Perspective from the outside
I think it’s fair to say that the symptoms and effects of fibromyalgia on both the sufferer and their loved ones are wholly misunderstood. This may be due to the fact that the symptoms can’t be physically seen plus the fact that people’s knowledge on the subject is extremely limited.
My daughter Georga was diagnosed at the age of 18 after many, many tests at our doctor’s and local hospital. However, we had to pay privately to have her diagnosed as I could not stand to see her suffer any longer. We ended up searching for a specialist that was not too far away and as luck would have it there was a consultant based at Lincoln Private Hospital that saw her within a week. Her journey up until that point was very distressing. I remember we had done our own research on the symptoms and we thought she may have fibromyalgia but needed it confirming by our doctor. His attitude was old school (what a moron – thank god he buggered off to practice in Australia).
“I don’t believe there is such a thing. It’s all in your head.” – Dr Moron
I remember she cried when we came out of the consultant’s office because she was so relieved to put a name to her symptoms. However, her journey did not end after the diagnosis. She had to learn to live with the pain, chronic fatigue and the fogginess that affected her mentally. She had many different painkillers some of which made her sick, and some which made her hallucinate. After a year she had had enough and decided to deal with it holistically.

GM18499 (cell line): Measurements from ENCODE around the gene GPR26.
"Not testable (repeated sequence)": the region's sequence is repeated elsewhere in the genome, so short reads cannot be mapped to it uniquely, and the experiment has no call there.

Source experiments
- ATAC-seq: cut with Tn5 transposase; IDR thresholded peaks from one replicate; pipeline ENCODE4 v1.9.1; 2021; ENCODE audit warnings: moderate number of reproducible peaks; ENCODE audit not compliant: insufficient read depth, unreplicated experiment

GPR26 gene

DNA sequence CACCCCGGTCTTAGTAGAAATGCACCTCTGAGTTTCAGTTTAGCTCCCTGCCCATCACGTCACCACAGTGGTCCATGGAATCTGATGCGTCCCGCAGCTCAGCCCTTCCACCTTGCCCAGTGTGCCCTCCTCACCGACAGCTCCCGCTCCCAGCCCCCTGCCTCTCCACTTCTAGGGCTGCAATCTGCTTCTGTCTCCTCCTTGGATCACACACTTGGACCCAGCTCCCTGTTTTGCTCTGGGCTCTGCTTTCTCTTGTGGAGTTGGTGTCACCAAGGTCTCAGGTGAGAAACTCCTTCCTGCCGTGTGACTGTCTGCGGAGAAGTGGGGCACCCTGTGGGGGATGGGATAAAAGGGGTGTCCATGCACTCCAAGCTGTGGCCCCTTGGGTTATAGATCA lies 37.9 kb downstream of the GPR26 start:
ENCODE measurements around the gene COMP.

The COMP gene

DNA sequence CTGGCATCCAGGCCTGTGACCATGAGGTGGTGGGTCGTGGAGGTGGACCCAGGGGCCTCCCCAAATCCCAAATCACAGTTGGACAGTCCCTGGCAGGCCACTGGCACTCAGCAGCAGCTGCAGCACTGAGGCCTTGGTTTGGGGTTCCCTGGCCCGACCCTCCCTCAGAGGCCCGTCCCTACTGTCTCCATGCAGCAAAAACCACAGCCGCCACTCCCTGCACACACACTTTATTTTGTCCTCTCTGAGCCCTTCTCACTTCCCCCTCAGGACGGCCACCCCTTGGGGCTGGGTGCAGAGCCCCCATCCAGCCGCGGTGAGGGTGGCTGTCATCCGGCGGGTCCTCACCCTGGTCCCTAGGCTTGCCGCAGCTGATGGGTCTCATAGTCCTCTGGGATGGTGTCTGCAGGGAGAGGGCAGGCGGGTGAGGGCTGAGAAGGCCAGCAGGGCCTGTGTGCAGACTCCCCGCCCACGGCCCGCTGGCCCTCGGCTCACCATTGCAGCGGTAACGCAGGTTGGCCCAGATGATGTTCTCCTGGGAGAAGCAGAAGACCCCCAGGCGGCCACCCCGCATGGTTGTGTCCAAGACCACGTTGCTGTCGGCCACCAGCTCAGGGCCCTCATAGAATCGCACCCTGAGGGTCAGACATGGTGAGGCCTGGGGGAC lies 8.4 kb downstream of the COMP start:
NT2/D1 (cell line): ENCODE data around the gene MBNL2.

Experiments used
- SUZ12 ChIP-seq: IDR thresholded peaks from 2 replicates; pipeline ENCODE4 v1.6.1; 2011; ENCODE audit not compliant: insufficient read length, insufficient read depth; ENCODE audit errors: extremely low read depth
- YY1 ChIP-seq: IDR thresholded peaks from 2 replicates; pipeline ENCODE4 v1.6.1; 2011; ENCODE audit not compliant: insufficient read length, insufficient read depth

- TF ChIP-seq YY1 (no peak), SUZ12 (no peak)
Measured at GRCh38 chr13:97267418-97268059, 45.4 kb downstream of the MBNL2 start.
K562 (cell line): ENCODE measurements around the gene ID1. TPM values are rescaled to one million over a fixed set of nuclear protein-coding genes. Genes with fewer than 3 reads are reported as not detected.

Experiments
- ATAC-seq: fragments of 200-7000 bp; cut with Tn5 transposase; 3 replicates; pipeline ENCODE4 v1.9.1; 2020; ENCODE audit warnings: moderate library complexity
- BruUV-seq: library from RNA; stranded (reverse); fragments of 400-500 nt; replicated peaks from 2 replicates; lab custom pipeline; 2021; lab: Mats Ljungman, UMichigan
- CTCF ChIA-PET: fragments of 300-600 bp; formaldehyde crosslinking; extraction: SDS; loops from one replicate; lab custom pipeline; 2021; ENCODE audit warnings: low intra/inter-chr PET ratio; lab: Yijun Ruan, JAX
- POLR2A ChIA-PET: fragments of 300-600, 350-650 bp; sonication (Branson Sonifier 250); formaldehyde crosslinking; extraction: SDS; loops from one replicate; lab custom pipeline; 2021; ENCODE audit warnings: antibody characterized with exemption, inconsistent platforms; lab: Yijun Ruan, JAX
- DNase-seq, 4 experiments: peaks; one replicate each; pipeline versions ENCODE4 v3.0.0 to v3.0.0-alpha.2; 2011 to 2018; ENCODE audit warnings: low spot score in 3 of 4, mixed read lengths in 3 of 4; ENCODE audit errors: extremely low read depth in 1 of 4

That was five years ago. As every sufferer knows there are good days and bad days and symptoms can last days, weeks or even months with no relief. That’s what’s happening at the moment. She’s spent most of her days in bed these past four weeks as she just does not have the energy to move. Her chronic fatigue has taken over her life.
As a bystander it’s not easy to watch, especially if you love them dearly. The key to keeping her going is being positive, making sure they eat healthily, putting things into perspective and making her laugh. That I can do. YES it’s tiring sometimes, but so what!
If you have fibromyalgia and are struggling getting your message across to friends and family send them this short Myths versus Facts infographic.
Alternatively, send them a link to this BBC Stories video (Living with chronic pain) on YouTube.
If they’re still not listening – send them my way and I’ll sort them out!